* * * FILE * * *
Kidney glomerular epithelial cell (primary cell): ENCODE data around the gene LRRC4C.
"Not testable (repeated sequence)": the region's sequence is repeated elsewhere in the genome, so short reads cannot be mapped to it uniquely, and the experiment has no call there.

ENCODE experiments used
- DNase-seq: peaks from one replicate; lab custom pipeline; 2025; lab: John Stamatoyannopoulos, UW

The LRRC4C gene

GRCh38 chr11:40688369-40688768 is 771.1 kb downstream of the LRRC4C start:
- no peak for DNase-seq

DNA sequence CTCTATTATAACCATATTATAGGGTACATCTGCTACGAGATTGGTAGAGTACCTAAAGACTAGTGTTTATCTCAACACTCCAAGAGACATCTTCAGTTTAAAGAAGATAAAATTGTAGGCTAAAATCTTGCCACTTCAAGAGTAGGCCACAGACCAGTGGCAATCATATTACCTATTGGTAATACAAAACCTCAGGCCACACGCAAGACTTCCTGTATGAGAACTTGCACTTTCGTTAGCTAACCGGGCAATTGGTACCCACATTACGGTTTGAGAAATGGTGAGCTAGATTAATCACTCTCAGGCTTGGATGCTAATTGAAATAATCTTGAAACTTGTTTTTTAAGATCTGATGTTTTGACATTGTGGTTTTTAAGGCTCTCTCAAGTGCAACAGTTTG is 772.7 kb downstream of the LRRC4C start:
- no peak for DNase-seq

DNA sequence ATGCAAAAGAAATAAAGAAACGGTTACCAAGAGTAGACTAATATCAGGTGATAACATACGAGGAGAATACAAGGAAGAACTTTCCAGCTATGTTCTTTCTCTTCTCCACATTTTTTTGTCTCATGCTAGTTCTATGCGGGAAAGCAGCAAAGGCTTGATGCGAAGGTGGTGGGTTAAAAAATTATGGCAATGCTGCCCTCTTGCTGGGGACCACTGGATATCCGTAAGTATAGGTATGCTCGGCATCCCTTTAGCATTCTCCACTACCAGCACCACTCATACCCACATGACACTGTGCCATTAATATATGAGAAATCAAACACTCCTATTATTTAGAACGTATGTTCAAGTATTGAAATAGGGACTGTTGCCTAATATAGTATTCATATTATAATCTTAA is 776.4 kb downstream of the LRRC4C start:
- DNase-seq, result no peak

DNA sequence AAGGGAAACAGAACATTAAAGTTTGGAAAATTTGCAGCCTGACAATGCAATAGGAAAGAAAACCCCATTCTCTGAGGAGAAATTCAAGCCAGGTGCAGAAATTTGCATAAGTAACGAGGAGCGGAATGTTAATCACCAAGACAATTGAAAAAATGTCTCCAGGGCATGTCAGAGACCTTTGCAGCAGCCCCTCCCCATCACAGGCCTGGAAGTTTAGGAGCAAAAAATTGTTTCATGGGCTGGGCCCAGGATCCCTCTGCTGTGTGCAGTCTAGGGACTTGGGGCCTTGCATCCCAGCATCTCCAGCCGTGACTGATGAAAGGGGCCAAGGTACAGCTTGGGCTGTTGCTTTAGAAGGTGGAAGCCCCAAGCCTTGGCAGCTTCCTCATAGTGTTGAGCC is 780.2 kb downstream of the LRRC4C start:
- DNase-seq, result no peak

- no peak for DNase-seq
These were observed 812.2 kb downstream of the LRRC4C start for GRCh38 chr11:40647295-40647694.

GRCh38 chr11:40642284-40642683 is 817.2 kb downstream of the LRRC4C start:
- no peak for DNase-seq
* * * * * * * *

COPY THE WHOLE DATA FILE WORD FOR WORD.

Kidney glomerular epithelial cell (primary cell): ENCODE data around the gene LRRC4C.
"Not testable (repeated sequence)": the region's sequence is repeated elsewhere in the genome, so short reads cannot be mapped to it uniquely, and the experiment has no call there.

ENCODE experiments used
- DNase-seq: peaks from one replicate; lab custom pipeline; 2025; lab: John Stamatoyannopoulos, UW

The LRRC4C gene

GRCh38 chr11:40688369-40688768 is 771.1 kb downstream of the LRRC4C start:
- no peak for DNase-seq

DNA sequence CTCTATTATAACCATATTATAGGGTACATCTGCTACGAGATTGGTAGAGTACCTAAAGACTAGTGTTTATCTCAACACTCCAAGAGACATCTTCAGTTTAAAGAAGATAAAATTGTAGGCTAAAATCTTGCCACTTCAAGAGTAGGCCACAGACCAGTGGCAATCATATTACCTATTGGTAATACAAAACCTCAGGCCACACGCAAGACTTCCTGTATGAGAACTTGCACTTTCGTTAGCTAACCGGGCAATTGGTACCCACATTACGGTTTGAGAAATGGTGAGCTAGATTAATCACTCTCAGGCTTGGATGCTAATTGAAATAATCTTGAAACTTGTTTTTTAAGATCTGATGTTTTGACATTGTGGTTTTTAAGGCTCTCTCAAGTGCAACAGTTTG is 772.7 kb downstream of the LRRC4C start:
- no peak for DNase-seq

DNA sequence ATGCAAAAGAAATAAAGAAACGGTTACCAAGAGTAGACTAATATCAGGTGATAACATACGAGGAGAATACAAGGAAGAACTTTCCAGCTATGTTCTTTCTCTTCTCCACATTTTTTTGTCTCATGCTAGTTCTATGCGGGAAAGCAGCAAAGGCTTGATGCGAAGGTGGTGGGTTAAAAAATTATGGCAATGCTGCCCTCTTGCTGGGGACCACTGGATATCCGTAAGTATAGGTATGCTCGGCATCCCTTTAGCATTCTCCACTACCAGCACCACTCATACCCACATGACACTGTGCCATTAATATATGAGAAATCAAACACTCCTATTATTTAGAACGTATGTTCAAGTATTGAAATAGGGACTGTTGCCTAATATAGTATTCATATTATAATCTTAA is 776.4 kb downstream of the LRRC4C start:
- DNase-seq, result no peak

DNA sequence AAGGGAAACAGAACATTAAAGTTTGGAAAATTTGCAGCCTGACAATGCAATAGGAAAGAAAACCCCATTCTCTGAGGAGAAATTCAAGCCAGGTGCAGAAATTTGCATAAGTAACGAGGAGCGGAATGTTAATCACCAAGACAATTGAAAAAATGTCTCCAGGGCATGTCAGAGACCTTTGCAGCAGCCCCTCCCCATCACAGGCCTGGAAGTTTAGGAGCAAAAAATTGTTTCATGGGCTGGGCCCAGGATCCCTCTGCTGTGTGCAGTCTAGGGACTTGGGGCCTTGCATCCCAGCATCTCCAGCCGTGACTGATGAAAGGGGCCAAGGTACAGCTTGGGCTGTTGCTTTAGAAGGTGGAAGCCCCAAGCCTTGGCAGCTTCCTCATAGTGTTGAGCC is 780.2 kb downstream of the LRRC4C start:
- DNase-seq, result no peak

- no peak for DNase-seq
These were observed 812.2 kb downstream of the LRRC4C start for GRCh38 chr11:40647295-40647694.

GRCh38 chr11:40642284-40642683 is 817.2 kb downstream of the LRRC4C start:
- no peak for DNase-seq